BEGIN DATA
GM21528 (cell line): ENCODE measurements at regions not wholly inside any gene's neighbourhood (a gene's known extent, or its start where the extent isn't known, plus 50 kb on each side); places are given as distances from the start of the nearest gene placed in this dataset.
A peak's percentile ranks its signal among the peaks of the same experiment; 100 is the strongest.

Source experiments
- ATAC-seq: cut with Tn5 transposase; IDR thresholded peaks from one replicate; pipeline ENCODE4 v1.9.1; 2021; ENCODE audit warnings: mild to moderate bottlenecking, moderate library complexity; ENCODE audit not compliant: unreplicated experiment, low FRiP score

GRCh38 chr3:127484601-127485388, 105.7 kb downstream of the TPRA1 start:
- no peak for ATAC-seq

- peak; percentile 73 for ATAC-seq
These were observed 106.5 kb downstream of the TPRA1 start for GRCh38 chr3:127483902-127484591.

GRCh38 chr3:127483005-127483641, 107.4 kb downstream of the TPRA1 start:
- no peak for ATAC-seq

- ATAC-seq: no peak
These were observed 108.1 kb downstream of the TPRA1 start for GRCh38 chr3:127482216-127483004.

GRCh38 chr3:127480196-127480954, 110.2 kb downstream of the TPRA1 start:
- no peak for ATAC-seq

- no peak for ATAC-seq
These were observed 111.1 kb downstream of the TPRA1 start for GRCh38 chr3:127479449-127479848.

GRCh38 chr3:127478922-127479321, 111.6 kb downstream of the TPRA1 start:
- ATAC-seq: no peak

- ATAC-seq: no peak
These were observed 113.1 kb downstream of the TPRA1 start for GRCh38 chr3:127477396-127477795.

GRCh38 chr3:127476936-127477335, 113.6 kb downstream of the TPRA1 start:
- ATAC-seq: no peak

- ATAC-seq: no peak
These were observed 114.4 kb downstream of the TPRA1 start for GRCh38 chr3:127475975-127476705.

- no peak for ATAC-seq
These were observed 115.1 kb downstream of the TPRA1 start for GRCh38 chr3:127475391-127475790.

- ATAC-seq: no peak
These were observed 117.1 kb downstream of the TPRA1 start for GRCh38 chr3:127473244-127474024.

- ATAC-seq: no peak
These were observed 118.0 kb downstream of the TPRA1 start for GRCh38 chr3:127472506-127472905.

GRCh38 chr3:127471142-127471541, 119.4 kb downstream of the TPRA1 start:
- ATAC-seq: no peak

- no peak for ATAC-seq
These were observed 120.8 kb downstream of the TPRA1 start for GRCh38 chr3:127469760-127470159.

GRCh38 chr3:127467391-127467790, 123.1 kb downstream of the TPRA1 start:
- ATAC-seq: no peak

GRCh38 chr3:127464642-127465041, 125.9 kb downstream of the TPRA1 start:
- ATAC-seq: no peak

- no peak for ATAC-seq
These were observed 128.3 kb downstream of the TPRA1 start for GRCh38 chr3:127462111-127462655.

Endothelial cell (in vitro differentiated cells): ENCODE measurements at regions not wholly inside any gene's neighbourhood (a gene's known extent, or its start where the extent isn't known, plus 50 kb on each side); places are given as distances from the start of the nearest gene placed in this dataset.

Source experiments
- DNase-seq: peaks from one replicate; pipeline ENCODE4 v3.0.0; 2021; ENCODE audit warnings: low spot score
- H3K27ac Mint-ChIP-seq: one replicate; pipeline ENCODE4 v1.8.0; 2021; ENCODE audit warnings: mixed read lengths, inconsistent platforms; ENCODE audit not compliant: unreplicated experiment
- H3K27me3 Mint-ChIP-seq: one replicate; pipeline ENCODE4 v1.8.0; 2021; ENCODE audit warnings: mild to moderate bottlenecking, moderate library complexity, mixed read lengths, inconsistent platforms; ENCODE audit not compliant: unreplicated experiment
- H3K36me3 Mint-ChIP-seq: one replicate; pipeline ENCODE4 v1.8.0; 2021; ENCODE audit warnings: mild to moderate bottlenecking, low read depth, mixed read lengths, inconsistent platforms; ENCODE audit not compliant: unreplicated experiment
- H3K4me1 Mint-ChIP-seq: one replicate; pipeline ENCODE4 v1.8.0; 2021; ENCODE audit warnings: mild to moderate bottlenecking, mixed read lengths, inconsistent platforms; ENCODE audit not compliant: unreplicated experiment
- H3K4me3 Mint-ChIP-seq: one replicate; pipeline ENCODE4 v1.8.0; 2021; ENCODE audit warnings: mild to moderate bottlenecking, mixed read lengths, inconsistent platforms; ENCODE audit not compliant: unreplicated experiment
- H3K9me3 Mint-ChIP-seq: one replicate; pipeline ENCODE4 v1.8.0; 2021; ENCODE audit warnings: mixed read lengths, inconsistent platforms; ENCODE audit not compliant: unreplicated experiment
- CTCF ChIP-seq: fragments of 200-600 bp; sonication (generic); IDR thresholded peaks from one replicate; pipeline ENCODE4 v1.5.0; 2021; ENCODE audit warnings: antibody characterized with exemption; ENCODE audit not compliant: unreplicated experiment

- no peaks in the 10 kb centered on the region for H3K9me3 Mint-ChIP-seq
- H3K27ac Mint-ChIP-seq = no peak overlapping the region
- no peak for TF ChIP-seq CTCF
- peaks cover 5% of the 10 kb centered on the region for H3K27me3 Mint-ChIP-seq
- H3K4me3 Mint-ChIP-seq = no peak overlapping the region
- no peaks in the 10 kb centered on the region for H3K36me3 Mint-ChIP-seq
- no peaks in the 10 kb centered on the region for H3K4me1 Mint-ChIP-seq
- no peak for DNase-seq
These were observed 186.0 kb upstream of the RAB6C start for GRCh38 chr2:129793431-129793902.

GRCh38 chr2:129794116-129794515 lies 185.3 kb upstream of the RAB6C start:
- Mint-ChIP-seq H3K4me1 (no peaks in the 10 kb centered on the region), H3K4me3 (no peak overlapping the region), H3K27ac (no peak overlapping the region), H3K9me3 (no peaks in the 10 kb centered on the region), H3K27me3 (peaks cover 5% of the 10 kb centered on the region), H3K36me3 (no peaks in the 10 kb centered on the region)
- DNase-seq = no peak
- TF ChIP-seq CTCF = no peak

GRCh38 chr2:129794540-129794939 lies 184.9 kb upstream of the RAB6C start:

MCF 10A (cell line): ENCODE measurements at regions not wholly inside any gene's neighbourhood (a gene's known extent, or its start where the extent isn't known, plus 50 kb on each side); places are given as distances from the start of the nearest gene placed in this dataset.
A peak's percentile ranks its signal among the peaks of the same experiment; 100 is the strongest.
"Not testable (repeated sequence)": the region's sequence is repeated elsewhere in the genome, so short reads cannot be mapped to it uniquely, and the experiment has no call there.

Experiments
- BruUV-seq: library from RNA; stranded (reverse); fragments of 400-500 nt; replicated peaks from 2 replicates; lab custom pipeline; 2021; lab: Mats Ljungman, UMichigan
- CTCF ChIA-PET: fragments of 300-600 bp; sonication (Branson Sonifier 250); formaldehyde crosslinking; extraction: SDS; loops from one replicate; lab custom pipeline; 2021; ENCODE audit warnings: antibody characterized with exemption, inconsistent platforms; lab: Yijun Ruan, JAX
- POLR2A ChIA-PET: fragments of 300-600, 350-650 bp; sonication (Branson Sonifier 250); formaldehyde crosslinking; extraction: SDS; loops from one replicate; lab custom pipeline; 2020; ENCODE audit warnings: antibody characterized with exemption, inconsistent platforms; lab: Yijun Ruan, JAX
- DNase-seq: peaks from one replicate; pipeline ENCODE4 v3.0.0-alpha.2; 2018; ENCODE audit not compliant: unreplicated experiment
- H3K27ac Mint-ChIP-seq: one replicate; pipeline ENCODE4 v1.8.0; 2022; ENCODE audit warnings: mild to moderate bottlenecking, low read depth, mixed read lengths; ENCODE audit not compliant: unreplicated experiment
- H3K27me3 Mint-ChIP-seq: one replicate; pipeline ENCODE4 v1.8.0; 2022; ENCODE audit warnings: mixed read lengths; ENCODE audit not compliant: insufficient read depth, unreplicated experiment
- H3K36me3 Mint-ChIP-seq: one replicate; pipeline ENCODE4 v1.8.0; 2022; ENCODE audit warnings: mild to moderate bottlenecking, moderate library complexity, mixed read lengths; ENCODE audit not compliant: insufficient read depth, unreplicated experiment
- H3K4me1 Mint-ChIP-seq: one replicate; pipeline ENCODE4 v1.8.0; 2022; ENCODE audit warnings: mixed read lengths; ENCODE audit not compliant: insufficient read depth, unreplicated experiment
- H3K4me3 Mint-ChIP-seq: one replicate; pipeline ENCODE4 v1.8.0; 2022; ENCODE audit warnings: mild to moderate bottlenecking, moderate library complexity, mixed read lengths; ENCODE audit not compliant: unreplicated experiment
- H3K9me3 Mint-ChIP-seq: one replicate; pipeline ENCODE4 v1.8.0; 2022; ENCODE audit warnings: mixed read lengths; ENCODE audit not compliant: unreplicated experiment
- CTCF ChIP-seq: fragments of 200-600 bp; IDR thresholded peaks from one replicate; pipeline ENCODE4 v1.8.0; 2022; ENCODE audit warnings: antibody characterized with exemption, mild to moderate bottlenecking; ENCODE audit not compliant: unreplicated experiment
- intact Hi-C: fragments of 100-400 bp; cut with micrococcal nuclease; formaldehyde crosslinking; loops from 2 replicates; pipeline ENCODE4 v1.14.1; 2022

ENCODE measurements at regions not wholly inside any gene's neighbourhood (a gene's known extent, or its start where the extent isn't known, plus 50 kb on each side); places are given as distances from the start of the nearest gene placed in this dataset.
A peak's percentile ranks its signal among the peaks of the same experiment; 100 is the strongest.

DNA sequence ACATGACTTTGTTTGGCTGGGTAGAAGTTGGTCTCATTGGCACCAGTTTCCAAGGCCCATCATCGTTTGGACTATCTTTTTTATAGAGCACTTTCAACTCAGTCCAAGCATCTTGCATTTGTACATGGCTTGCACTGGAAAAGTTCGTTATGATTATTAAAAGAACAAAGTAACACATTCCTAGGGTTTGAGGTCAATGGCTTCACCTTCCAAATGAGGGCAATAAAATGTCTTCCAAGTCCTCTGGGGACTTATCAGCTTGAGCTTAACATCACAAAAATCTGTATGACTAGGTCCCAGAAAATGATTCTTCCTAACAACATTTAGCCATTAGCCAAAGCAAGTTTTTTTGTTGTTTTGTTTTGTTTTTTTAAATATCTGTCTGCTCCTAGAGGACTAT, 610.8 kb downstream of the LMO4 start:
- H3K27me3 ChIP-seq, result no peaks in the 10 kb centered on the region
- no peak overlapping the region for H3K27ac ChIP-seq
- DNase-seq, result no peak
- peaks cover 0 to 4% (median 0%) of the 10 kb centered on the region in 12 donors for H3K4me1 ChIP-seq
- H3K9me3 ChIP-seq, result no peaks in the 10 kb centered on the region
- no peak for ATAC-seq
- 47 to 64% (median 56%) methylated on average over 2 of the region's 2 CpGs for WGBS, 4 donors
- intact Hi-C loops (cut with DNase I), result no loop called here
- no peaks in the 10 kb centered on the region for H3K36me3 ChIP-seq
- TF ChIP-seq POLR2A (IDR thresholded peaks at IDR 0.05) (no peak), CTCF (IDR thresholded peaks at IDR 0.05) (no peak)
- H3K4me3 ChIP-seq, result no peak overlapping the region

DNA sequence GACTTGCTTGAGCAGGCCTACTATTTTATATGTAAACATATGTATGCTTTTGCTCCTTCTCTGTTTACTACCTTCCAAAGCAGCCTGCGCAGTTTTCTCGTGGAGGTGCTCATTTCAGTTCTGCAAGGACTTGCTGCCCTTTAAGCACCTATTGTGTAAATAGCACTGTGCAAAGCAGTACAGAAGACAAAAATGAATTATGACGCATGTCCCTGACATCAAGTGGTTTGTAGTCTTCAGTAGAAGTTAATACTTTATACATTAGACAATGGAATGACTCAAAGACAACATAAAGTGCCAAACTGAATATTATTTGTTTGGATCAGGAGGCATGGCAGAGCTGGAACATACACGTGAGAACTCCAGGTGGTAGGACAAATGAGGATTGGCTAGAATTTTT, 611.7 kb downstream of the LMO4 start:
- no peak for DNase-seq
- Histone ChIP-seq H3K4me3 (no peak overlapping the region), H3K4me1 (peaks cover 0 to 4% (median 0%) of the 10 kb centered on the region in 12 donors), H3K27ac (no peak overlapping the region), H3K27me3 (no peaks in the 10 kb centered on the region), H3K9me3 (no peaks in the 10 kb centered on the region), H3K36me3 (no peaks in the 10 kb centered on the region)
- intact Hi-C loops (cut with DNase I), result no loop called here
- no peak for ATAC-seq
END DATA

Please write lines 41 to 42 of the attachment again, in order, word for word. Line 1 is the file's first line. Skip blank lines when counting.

Endothelial cell (in vitro differentiated cells): ENCODE measurements at regions not wholly inside any gene's neighbourhood (a gene's known extent, or its start where the extent isn't known, plus 50 kb on each side); places are given as distances from the start of the nearest gene placed in this dataset.

Source experiments